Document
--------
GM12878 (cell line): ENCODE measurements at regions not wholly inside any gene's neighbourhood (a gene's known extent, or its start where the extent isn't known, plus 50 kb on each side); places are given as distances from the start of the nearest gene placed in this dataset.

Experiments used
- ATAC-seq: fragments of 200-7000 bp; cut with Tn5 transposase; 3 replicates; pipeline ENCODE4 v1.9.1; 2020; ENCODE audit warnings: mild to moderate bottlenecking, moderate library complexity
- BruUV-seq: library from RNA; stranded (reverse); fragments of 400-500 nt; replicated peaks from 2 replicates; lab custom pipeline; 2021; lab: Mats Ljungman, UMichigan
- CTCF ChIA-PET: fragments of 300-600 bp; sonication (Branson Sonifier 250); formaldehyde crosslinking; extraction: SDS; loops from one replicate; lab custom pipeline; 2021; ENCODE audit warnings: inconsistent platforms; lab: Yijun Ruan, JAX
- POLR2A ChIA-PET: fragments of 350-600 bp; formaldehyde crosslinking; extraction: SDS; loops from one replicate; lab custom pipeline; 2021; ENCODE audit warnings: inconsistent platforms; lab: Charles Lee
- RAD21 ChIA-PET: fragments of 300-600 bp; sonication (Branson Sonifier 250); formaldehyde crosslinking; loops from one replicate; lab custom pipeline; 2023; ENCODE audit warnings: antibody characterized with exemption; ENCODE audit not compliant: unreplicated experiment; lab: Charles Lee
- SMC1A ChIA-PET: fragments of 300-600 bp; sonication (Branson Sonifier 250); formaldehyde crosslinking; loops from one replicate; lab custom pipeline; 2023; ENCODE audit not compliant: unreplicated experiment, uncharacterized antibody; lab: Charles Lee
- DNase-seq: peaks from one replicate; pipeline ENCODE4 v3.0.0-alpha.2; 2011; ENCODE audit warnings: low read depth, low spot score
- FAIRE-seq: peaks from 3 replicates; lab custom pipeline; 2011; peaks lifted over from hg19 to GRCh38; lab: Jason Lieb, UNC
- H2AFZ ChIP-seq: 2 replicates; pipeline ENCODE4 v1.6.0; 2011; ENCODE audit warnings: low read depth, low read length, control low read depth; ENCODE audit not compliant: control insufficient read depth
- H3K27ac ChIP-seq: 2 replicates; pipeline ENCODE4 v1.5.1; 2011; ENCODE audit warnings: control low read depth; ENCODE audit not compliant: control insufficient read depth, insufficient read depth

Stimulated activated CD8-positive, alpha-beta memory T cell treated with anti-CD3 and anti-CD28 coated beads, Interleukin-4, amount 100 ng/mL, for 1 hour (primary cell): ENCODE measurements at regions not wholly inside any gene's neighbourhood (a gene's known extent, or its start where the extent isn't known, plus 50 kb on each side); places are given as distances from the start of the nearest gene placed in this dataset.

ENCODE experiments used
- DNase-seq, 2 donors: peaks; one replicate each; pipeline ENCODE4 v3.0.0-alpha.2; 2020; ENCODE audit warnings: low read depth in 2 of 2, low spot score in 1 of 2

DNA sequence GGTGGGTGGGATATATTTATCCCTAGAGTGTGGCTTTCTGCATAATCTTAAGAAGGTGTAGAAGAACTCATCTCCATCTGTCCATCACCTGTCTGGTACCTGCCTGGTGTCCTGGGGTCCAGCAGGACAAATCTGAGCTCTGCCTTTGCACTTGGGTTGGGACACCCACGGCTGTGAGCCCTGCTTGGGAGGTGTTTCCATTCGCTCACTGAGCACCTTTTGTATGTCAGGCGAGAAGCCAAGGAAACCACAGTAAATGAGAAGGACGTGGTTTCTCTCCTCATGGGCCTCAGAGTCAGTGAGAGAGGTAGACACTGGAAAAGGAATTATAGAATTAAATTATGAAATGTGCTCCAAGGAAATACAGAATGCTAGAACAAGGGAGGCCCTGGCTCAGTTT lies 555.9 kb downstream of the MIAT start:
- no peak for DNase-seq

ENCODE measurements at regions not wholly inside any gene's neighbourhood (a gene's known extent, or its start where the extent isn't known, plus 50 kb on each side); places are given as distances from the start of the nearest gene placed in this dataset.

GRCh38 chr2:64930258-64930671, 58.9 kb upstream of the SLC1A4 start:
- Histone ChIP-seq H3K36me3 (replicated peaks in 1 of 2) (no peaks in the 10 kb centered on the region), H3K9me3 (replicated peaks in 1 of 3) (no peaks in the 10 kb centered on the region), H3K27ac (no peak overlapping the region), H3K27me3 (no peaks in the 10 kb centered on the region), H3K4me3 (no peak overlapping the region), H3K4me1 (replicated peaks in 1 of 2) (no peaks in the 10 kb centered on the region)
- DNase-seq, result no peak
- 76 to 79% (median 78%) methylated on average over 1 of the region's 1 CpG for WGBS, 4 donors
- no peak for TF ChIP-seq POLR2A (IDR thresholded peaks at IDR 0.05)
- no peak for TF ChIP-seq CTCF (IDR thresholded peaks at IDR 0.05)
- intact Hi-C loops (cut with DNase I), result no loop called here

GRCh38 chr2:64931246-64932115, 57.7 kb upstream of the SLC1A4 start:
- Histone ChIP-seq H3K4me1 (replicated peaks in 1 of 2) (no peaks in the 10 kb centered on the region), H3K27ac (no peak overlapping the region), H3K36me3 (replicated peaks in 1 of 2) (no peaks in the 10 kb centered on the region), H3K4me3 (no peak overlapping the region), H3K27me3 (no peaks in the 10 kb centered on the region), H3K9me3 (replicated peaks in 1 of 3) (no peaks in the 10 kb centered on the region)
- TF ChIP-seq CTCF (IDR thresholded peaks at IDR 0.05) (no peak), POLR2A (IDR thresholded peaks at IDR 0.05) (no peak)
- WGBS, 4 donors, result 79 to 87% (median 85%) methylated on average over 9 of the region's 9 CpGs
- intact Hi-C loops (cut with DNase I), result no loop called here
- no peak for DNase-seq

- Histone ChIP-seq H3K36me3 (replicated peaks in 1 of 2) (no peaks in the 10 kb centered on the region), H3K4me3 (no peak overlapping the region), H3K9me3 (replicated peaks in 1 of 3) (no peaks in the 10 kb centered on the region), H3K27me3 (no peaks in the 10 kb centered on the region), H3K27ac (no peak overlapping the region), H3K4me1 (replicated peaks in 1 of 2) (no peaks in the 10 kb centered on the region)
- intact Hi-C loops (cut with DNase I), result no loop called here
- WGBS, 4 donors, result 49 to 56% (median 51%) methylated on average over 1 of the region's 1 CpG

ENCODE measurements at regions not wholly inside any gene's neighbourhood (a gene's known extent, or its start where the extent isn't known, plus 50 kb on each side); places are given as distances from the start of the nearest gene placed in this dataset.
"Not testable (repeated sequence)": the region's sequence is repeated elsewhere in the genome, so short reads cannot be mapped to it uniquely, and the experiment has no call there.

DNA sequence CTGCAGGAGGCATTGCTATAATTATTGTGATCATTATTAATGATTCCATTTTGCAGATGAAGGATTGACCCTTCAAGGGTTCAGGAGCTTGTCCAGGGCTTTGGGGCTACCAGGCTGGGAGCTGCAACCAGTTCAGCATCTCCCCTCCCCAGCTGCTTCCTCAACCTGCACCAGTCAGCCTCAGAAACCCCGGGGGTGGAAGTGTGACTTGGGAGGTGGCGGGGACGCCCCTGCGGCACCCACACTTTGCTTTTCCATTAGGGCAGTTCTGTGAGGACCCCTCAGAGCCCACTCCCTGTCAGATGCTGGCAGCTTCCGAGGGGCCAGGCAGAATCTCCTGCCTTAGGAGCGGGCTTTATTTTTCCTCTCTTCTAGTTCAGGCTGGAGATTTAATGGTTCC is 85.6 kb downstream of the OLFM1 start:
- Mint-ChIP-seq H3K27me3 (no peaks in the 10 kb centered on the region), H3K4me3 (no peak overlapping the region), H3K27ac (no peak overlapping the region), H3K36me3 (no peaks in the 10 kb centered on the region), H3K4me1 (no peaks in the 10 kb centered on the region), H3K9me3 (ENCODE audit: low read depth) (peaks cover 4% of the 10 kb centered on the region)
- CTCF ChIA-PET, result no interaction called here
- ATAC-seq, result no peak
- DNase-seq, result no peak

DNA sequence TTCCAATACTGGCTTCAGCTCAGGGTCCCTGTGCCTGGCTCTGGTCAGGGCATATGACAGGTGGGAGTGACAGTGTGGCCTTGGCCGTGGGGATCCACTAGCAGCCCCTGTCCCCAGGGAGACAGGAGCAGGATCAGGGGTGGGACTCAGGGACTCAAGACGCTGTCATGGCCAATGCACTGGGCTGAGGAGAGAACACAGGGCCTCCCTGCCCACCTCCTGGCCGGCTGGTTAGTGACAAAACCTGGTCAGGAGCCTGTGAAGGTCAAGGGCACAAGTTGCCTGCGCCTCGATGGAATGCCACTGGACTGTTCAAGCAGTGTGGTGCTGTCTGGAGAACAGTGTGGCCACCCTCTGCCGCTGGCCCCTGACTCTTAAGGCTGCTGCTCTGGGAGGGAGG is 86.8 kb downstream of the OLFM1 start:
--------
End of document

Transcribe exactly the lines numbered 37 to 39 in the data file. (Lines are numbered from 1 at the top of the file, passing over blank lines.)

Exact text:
DNA sequence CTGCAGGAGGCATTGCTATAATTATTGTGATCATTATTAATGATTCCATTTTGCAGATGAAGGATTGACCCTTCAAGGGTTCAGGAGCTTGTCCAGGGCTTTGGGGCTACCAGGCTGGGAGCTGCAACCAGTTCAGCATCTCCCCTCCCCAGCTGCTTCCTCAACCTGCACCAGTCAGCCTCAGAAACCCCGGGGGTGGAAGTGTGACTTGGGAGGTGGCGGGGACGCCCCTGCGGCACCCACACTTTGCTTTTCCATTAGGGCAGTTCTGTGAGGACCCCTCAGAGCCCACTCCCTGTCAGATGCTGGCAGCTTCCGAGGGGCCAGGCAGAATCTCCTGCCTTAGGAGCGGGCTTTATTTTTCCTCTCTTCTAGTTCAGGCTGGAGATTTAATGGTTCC is 85.6 kb downstream of the OLFM1 start:
- Mint-ChIP-seq H3K27me3 (no peaks in the 10 kb centered on the region), H3K4me3 (no peak overlapping the region), H3K27ac (no peak overlapping the region), H3K36me3 (no peaks in the 10 kb centered on the region), H3K4me1 (no peaks in the 10 kb centered on the region), H3K9me3 (ENCODE audit: low read depth) (peaks cover 4% of the 10 kb centered on the region)
- CTCF ChIA-PET, result no interaction called here